We recently sat down with Catherine Hoke of Defy Ventures, one of the five Techstars Foundation Grantees, to learn more about the organization and how it’s helping diversity in entrepreneurship.

Defy “transforms the hustle” by providing entrepreneurship training and intense character and personal development for people with criminal histories.

(NOTE: Brad Feld and Amy Batchelor will be matching donations to the Techstars Foundation until mid-October. Brad and Amy will be matching $1 dollar for every $2 dollars contributed by members of the Techstars’ community, up to $100,000.)


What sparked the vision and foundation behind Defy Ventures?

When I was 26 years old, a friend invited me to visit a prison in Texas. I was hesitant, but ultimately went. In prison, I met some very smart and hungry hustlers who defied the stereotypes I had of people in prison. They shared their stories with me and it broke my heart. Many of them were almost guaranteed to a life in prison since birth.

70% of the children of incarcerated parents go to prison.

So I left my venture capital job in NY and moved to Texas to start a Prison Entrepreneurship Program to train these men in prison how to be successful, legal “hustlers” when they get out. Then, I founded Defy Ventures as my 2.0 version to scale nationally to every prison and train people with criminal histories post-release.

The vision of Defy is to eliminate the problem of mass incarceration in America and put ourselves out of business.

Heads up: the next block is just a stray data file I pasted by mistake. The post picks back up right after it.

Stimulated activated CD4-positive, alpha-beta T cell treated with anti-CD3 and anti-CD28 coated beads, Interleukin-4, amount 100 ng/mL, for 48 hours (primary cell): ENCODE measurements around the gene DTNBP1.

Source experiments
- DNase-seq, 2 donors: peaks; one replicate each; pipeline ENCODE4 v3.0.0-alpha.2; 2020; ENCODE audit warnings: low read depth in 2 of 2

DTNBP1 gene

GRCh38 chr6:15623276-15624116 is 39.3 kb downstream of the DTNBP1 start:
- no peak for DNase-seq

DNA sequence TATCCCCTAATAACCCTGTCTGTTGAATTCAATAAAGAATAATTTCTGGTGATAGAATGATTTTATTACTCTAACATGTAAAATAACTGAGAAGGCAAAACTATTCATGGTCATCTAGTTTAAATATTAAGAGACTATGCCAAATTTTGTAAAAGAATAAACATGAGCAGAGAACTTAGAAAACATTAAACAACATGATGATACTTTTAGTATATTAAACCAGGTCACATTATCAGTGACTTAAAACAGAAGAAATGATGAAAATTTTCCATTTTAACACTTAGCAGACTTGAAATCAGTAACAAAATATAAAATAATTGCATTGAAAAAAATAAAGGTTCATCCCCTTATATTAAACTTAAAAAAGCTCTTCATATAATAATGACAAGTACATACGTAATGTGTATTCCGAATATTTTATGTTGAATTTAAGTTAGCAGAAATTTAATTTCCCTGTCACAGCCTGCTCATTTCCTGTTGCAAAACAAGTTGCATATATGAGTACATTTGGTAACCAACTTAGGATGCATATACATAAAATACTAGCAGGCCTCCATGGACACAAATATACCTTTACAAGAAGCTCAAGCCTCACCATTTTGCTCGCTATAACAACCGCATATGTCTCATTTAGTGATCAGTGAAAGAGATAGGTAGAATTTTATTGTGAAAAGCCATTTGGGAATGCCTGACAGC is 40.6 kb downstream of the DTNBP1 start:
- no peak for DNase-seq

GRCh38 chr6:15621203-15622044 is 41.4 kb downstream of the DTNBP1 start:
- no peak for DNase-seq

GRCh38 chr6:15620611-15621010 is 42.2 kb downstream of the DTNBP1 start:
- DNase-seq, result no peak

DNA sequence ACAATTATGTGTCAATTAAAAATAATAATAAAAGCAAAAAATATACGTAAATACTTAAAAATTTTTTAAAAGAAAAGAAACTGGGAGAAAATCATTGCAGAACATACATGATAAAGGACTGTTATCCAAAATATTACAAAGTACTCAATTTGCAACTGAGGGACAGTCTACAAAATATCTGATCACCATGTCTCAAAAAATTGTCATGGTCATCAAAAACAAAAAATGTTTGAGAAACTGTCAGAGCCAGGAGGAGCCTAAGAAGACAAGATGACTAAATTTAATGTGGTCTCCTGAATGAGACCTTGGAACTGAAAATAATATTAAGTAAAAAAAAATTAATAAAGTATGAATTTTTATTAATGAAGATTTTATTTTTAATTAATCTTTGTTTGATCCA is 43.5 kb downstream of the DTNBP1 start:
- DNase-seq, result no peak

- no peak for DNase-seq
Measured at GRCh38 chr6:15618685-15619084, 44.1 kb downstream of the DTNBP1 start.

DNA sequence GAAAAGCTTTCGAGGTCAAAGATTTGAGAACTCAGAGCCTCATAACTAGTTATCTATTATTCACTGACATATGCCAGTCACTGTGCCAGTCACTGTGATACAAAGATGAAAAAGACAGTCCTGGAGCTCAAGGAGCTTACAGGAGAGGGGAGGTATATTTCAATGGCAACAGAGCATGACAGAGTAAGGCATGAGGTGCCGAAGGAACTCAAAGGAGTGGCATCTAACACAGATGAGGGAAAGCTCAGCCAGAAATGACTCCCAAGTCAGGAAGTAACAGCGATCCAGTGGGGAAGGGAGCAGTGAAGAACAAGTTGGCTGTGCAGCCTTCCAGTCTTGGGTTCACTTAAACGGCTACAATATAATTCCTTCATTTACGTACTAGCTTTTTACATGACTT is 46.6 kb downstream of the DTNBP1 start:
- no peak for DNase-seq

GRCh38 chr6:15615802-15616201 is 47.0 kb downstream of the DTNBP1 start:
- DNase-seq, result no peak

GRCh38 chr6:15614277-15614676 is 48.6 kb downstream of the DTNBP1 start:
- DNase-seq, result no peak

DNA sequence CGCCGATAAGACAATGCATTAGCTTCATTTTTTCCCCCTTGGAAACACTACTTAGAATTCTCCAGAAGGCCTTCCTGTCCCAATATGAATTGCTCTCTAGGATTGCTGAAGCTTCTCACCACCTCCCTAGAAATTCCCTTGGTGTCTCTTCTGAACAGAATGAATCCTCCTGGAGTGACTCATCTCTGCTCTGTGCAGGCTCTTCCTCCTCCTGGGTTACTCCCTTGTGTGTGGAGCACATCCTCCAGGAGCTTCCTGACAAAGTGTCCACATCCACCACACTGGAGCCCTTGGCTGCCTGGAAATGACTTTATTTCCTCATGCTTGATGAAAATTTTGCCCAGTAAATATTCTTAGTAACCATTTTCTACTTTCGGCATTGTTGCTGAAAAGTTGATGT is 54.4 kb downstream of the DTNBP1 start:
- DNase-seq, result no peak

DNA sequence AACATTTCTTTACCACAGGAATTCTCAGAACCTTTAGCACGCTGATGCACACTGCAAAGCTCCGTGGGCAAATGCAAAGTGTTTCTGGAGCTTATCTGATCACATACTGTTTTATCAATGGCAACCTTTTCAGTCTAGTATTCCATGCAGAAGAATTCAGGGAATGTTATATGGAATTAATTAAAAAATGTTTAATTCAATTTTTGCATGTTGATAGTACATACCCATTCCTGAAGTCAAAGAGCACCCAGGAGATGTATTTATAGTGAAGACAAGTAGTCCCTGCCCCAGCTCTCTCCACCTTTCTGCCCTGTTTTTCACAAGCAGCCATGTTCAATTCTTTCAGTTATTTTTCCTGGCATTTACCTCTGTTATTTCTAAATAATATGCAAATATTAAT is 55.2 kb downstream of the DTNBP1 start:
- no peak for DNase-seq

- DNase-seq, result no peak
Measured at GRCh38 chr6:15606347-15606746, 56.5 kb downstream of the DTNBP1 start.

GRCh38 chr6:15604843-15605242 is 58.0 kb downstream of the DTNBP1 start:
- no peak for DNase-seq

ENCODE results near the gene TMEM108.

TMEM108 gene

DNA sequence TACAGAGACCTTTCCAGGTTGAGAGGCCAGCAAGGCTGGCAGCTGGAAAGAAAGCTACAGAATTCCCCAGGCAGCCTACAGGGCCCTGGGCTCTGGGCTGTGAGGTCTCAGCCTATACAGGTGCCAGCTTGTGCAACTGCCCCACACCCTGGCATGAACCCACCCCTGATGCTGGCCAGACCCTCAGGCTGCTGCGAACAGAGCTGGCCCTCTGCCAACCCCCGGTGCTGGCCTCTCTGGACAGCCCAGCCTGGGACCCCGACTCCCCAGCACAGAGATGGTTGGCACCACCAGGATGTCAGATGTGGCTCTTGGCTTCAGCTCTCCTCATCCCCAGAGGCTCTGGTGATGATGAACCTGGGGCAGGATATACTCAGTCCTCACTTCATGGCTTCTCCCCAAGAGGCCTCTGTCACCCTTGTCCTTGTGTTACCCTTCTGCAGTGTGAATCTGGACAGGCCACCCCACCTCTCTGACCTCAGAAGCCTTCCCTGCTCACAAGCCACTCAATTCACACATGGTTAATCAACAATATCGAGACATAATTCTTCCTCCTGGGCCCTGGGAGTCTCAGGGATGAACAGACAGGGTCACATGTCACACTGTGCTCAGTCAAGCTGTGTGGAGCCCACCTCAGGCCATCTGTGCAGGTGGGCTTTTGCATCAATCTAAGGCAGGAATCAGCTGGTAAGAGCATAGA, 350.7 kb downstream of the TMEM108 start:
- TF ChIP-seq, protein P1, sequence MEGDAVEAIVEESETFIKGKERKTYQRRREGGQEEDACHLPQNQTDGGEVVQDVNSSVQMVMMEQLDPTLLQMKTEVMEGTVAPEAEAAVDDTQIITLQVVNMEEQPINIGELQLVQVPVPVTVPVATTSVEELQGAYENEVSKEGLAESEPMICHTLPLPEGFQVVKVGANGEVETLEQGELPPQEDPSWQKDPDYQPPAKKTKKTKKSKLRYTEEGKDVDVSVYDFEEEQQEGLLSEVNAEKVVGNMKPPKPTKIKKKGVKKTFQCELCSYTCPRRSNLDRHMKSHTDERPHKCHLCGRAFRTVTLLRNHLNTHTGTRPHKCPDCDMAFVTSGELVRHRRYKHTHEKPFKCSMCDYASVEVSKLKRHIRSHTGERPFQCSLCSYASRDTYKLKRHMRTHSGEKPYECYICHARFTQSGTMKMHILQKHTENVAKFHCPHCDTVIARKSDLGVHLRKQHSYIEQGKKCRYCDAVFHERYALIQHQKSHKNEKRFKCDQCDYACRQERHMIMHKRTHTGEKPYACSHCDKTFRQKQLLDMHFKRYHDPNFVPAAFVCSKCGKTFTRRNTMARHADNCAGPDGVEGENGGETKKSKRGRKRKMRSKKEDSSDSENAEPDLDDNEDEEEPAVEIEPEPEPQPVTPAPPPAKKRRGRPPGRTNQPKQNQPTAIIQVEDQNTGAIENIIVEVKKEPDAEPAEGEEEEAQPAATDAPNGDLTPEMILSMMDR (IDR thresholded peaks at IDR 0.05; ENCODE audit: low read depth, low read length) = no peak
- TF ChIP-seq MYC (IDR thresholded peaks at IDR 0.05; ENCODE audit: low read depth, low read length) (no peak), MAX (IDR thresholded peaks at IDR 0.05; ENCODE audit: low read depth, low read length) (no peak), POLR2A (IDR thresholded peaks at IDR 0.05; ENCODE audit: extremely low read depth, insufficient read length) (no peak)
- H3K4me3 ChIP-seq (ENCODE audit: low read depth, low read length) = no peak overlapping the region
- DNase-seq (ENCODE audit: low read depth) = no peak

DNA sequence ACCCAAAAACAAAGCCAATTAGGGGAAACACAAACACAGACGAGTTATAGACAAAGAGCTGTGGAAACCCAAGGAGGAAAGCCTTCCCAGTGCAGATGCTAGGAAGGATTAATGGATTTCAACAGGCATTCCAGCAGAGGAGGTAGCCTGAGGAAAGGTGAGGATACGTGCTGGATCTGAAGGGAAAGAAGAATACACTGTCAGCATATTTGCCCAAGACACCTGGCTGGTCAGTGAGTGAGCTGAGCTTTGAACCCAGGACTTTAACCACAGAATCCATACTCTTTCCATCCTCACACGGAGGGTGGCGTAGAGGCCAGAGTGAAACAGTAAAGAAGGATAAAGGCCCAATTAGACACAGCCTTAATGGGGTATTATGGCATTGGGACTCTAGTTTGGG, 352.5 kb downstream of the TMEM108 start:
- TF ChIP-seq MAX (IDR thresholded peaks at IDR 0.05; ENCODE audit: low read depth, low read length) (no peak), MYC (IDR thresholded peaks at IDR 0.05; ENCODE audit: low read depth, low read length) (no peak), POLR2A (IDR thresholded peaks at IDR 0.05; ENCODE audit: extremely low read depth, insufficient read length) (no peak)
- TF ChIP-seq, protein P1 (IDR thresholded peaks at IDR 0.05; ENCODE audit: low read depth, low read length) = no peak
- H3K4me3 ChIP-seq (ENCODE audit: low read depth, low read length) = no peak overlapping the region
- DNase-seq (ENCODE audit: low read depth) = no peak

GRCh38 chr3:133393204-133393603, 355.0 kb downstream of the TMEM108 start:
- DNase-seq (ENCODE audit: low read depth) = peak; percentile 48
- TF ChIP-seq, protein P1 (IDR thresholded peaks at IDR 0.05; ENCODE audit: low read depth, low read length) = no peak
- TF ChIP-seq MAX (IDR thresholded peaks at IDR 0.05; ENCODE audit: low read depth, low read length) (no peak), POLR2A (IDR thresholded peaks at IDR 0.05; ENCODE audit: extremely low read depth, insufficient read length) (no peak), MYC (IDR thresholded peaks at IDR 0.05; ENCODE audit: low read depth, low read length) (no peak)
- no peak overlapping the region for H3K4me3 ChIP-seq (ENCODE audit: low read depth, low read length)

What problem are you solving?

We are trying to solve some of the most challenging problems in America: Mass incarceration and legacies of incarceration, poverty, joblessness, violence and hopelessness.

What is the biggest misperception around the issue you are trying to solve?

Many people have distorted stereotypes of people in prison – they think of them as wild animals and a danger to society.

We break down those misperceptions so they can see incarcerated and formerly incarcerated people as people who have made mistakes.

We create opportunities for people on either side of the fenced wall to connect in their humanity, have greater empathy and see how similar they are in reality.


What is one world-changing company that you admire?

I love ConBody, started by a Defy graduate named Coss Marte. Coss was incarcerated on drug charges and prosecuted as a kingpin because he was operating a multi-million drug business.

He was very overweight when he went to prison and was told he would die if he didn’t get healthy.

So, while in prison, he worked out and lost weight. He also helped other inmates lose weight and get fit, too. His business is a prison styled boot camp that helps people “do the time.”

He helps his clients get healthy and live better lives. He hires other people with criminal histories to create opportunities and empower them. Plus, he volunteers time with Defy and gives back by going into prison to train people. He is changing perceptions and defying the odds big time.

Tell us about how your organization has positively impacted your audience?

Following are Defy’s impact to date:

  •   3.2% recidivism rate 
of our Entrepreneurs in Training (EIT)
  •   95% employment rate for post-release EITs
  •   150 incubated startups that have created 350+ jobs 

  •   3,500+ executive mentors 
and volunteers 

Learn more about Defy’s impact on EITs and volunteers here in a SOCAP interview.